sustainable clothing consumption

Not Even Zara is Immune from the Commercial Need to be Sustainable

Speaking to the BBC’s Business Correspondent, Priya Patel, at Zara’s campus-like headquarters in northern Spain recently, Pablo Isla, the chairman of Zara and its parent company Inditex, tackled the sustainability issue. The August article led with this startlingly simple introduction which contains the key sustainability lesson for all companies.

“There is no contradiction at all between sustainability and profitability of the company,” he said. “In the next year, all our stores in the world will be more efficient – this means their consumption of energy and water is significantly lower. If your energy consumption is 20% less, you have a return.”

The Zara leadership is responding to an accumulation of issues brutalising the fashion industry; the changing role of high-street stores in our buying habits, the exploitation of female workers in Bangladesh & the disastrous PR it generates, the over-supply of throw-away fashion garments & the problem of recycling billions of tons of hard-to-recycle clothing past its “use-by” date.

To an extent the fashion world has, until recently, felt itself to be above the need to have a positive Corporate Social Performance standing, suffered instead from a confidence that, so long as it could produce ever-cheaper clothing, their consumers would overlook the industry’s obvious transgressions. But sustainability-savvy shoppers are a powerful block with a growing voice & Zara has responded positively, identifying that sustainability & profit go hand-in-hand, through;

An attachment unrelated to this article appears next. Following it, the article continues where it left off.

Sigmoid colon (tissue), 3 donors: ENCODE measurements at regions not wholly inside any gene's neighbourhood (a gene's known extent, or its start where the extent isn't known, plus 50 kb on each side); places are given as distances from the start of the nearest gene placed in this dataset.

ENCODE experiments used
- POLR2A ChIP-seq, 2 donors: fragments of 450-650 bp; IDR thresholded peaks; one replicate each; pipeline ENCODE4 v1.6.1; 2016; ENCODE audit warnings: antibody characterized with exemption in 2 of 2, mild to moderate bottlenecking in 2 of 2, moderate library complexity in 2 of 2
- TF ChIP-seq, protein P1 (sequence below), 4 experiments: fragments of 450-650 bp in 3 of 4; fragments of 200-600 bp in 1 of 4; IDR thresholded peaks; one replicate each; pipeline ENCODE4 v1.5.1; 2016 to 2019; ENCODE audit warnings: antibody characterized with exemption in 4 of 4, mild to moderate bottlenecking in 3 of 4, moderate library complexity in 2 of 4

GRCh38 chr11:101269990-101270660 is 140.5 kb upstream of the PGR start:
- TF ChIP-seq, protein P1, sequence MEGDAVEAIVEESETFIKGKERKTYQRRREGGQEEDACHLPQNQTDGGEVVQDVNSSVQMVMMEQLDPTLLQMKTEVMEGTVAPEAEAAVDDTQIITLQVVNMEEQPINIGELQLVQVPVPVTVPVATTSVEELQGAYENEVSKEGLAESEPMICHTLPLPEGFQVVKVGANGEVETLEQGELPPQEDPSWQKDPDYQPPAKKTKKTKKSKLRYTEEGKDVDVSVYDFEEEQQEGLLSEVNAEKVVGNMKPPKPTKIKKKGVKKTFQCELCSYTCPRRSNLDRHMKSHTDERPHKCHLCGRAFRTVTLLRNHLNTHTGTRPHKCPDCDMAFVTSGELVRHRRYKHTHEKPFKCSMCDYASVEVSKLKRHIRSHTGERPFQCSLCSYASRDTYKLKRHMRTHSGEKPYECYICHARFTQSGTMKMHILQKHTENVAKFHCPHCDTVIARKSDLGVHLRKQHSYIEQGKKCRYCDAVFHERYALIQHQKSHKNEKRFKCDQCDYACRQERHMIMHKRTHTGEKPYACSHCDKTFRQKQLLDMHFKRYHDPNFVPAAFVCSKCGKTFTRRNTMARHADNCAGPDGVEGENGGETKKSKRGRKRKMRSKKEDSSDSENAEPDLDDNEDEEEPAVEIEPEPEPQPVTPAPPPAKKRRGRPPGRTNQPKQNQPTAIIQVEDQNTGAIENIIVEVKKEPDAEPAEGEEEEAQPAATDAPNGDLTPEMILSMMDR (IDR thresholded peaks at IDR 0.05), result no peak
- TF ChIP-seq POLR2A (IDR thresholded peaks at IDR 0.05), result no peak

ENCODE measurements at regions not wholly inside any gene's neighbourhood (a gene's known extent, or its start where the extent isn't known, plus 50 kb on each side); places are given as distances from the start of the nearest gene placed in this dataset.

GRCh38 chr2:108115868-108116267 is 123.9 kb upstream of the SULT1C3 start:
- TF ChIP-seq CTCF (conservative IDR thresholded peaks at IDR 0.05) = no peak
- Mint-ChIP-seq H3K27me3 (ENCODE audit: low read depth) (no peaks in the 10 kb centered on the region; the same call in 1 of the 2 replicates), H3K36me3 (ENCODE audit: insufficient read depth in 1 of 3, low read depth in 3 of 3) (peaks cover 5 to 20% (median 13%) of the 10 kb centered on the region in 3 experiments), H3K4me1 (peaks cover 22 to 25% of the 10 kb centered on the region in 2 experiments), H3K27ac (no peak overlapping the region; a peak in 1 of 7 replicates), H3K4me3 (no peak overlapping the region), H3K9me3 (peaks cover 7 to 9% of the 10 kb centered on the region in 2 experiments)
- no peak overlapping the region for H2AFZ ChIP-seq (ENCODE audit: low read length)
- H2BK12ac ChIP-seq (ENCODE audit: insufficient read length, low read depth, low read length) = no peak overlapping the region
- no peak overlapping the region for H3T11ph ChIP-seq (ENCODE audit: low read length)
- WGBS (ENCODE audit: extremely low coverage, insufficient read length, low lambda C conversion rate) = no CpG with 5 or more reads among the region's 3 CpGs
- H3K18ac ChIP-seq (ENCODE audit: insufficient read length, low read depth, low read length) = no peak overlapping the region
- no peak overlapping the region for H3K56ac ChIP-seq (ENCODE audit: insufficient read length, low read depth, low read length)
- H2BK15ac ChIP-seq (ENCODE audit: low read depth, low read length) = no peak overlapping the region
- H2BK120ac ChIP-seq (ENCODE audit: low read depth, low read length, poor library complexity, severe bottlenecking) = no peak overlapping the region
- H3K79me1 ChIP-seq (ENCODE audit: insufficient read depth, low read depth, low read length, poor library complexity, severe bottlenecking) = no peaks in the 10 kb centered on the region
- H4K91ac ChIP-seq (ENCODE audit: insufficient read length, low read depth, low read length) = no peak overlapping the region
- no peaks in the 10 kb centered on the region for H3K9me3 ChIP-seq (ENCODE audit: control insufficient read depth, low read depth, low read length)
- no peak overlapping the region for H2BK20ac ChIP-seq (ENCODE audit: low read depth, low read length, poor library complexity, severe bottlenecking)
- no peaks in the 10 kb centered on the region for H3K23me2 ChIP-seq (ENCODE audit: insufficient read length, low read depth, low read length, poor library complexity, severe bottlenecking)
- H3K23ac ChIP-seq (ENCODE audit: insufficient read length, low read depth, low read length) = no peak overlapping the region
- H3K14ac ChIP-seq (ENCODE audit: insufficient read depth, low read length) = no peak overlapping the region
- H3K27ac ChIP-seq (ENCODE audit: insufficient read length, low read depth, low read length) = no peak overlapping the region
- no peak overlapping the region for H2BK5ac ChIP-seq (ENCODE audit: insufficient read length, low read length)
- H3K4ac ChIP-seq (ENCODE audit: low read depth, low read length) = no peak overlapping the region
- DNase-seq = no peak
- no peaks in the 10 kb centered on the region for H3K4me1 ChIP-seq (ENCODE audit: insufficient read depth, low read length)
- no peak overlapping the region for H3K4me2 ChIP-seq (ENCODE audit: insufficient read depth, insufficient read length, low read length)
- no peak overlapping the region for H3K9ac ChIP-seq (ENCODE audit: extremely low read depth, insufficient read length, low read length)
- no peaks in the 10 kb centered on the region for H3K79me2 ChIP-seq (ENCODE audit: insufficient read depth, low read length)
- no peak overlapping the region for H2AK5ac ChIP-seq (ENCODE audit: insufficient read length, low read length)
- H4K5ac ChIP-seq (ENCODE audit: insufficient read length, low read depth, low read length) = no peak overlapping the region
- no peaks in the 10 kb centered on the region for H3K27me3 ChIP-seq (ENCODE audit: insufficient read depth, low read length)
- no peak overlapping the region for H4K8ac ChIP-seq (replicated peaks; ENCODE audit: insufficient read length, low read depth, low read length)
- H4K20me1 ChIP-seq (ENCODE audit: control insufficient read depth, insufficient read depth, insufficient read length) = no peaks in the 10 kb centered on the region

1.     Recycled-material-only clothing lines

2.     Recyclable packaging

3.     More environmentally-efficient distribution

4.     Reduced power consumption in Zara stores

In a nutshell, more sales & lower costs – a winning combination we all ignore at our peril.

And therein lies the lesson of responding to the commercial pressures referred to in our July 4th article where we describe in stark terms the factors bearing down on businesses & their sustainability profile & point at the risks of being found wanting, a risk Zara has faced & chosen to meet head-on.

“But Zara is huge”, I hear you say in defence of smaller businesses. “They can afford it!” All that is true, but the key point is that ‘Sustainability is Infinitely Scalable’.

As one new client, frustrated by the lost opportunity of a delayed start to his business’s sustainability journey, put it; “What part of “greater-profit” coming out of being more sustainable did I not get!”

And therein lies the truth. Making a sustainability-focused business is not constrained by size, it comes from the recognition that sustainability-focused businesses invariably MAKE MORE PROFIT & it’s the delivery of that opportunity that Global Impact exists to deliver.

Just think about it; “Be Sustainable – Make More Profit”. Surely that has to be an interesting proposition.